An interview with Italian Typographer Marco Oggian

23 Jan 2014 by Luke Kellett

Typographer Marco Oggian lives far away in Italy, but we were lucky enough to get a sneak peak into his world as a designer and some advice for aspiring artists

Typographer Marco Oggian lives far away in Italy, but we were lucky enough to get a sneak peak into his world as a designer and gain advice for aspiring artists. Check out his thoughtful and funny answers, and visit his website to see everything he has to offer.

1. When did you first become interested in design and why?
Since I was a little child, I've always had a passion for drawing and art, so the choice of study was pretty automatic. I really don't know the reason for this interest, maybe because with drawing I could reach things that did not exist; I could reach my dreams! I remember when I was seven, I spent afternoons drawing and my mother would go through big packs of paper each month!

2. Who is your favourite designer and artist?
My favourite designer is Chuck Anderson. My style is completely different from his, but I love all works he does and he did. When I was teenager, my favourite artist was Keith Haring, and I think you can see it in my illustrations. I love to take inspiration from what surrounds me, from shapes and colours. I don't have a unique source of inspiration.


3. You are very young, what is your strategy for getting work and getting noticed?
Yes, I am very young and I had to start to work quickly. I was expelled from the university, and then I found myself in a strange land as I did university in Switzerland, not in Italy. I was having to pay rent with nothing. Graphic Design was the only thing that I could do, and in one week I found a job in an agency. I was 20, and the luck was with me! However, I work a lot on the Internet, and I have lots of my projects on my online portfolio. This is a great way to promote yourself


4. Do you have any advice for aspiring designers?
Yes.

  1. Get busy
  2. Do not take yourself too seriously, do not ask for much money for your first job, and work with passion
  3. Sketch with pen and paper. A computer is just a machine, it can't create anything for you
  4. 'Graphic Designer' doesn't mean to put your favourite photos on Instagram and Pinterest
  5. Smile

5. Can you explain your process to us? How do you go about creating new work?
First phase is to research client goals, studying the competitors and pay attention to the trends. The next step is execution and often. As far as a logo, a branding identity, web layout and other, I do more variants to be submitted to my client. When my client approves one of the variations, we decide what we shall we do and Voilat, the game is done!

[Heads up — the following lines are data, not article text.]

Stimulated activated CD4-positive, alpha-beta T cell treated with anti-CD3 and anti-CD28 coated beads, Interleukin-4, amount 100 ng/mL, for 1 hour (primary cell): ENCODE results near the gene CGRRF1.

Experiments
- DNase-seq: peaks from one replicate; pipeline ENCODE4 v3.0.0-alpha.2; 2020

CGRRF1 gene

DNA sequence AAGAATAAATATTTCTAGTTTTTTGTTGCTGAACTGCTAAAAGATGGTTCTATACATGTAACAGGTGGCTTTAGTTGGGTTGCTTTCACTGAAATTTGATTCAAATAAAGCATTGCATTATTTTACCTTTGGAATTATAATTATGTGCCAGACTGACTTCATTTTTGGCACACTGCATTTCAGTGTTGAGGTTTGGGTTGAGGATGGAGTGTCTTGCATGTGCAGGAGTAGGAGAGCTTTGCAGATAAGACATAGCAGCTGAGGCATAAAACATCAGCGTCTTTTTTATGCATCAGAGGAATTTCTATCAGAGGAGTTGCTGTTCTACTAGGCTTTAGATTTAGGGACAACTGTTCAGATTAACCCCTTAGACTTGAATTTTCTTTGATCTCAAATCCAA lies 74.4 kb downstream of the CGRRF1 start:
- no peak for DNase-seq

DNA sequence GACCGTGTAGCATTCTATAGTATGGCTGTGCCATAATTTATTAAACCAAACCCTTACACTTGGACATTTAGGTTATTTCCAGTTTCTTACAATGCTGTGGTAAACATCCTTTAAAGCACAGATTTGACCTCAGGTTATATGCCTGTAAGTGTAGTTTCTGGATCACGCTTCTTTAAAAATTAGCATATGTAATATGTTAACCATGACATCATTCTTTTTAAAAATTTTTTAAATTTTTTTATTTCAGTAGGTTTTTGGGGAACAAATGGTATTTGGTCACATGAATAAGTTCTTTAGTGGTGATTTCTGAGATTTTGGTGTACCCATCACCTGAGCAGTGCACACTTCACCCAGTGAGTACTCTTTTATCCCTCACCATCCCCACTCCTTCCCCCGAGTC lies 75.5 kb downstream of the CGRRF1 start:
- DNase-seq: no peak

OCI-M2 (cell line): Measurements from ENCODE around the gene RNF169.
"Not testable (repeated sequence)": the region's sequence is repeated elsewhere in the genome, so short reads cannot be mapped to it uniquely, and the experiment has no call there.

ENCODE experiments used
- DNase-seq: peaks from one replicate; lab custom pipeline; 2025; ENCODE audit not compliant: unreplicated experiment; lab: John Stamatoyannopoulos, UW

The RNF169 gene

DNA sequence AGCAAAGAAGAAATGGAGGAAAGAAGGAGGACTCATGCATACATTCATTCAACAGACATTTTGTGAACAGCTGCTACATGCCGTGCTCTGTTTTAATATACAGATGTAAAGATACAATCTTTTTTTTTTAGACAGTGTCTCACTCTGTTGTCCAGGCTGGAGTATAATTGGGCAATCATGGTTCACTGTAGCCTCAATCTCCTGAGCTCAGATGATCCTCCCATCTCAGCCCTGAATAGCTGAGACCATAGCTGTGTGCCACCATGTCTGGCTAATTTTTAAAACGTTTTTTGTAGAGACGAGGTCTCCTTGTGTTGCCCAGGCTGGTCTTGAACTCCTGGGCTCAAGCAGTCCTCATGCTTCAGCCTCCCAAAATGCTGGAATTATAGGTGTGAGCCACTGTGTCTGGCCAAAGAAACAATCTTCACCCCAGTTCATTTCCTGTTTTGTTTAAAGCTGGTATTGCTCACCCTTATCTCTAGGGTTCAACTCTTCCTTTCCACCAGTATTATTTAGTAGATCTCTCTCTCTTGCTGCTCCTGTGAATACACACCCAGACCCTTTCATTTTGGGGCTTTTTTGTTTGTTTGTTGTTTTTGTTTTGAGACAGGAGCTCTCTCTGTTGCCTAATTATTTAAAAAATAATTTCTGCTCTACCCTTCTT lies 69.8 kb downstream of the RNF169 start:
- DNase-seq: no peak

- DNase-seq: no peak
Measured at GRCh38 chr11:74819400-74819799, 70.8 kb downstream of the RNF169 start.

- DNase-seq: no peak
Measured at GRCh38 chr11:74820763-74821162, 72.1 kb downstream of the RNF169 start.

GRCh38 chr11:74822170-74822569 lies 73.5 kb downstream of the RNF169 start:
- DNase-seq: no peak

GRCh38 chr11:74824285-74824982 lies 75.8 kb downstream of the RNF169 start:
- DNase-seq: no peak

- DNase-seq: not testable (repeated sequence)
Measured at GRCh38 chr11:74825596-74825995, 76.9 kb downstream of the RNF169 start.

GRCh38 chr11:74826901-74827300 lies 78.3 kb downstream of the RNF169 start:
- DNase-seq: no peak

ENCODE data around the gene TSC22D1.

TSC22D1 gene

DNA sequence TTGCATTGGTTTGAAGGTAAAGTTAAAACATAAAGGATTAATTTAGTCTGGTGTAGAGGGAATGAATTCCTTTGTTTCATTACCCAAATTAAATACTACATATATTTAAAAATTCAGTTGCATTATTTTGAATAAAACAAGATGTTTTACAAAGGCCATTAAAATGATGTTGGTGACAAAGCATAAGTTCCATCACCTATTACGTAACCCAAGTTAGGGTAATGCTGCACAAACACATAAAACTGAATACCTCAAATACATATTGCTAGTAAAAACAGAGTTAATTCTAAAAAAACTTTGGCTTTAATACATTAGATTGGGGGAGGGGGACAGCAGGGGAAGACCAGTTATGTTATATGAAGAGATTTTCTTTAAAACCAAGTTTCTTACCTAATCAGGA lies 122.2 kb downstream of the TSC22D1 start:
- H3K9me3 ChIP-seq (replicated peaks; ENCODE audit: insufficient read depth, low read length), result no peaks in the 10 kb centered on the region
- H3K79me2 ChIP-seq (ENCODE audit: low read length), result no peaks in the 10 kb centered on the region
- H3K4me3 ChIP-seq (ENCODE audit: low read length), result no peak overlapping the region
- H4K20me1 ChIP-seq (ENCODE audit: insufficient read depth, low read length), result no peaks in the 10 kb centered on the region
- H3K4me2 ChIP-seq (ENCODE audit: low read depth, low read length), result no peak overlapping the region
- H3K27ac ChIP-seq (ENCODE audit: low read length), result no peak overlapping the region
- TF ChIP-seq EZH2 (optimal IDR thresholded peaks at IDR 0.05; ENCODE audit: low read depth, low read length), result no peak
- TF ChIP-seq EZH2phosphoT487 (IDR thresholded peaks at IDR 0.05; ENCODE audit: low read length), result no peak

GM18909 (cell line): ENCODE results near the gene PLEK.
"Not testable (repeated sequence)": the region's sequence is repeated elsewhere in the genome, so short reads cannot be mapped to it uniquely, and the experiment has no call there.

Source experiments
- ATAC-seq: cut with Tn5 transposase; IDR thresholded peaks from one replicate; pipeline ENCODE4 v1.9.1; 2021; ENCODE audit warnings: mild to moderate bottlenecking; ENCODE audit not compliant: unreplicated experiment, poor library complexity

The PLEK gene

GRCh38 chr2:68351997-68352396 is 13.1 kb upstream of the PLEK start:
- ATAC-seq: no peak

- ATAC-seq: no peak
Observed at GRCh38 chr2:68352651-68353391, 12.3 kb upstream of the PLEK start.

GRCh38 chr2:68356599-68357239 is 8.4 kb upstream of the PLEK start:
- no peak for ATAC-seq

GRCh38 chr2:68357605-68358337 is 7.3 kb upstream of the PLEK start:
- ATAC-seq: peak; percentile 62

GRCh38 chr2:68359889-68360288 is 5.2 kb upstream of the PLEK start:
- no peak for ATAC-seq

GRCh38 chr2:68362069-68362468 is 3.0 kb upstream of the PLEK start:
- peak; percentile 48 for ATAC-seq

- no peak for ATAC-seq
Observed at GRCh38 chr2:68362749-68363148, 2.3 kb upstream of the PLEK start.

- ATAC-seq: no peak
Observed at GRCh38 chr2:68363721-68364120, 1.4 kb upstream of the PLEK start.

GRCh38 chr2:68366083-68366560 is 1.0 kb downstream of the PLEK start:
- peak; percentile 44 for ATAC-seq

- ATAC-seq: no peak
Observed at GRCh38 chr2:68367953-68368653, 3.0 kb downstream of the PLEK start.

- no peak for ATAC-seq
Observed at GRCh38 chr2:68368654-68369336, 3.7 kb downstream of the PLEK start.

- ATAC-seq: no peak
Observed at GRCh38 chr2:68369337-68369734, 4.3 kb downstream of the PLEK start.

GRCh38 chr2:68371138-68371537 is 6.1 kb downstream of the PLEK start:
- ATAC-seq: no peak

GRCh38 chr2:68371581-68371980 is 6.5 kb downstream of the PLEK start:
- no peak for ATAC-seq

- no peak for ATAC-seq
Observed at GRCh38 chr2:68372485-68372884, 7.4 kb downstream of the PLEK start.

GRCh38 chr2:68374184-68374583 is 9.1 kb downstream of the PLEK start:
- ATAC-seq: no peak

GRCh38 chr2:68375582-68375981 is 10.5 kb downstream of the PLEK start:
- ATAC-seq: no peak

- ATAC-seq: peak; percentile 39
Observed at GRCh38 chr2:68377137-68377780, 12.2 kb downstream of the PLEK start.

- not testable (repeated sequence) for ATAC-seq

As for personal projects or typefaces, I lie on the couch, stare at the empty for a while, and then I grab a piece of paper!

6. Where do you see yourself 5 years from now? 10 years from now? What is your ultimate dream job?
I really don't know! Sure I'd like to live in a house in the middle of the forest or on the mountain, with big windows so I can have sunny light all day long and working in all spaces. My dream job, however, is what I am doing. :)

7. Do you have any observations for design trends in the future?
I hope that digital doesn't take up more space than it does now. I hope we'll come back to take in consideration paper, print techniques and all of these beautiful things that unfortunately we're going to lose. However I really don't know, time makes trends. We'll see it!

8. Do you have any opinion on the design culture in Italy verses Europe and the rest of the world?
Unfortunately, although Italy is the homeland of the graphics, we are very behind Europe and the rest of the world. Customers don't pay you, and they are believed to be connoisseurs of everything, so very often you find yourself doing variations on variations for a handful of Euros. In Italy you can make more Euros with works for your friends than for important clients! The main problem is the recommendation, basically. If you tour the Design Week in Milan, you'll know. You will find a lot of shit but, coincidentally, made by some son of an industrialist and powerful people. The big deal is to leave Italy!


9. Any other thoughts or comments on anything you would like to add?
I want to say thank you for this interview, and want to say thanks to all peoples who support me and my work.

If you want see more visit marcoggian.info.

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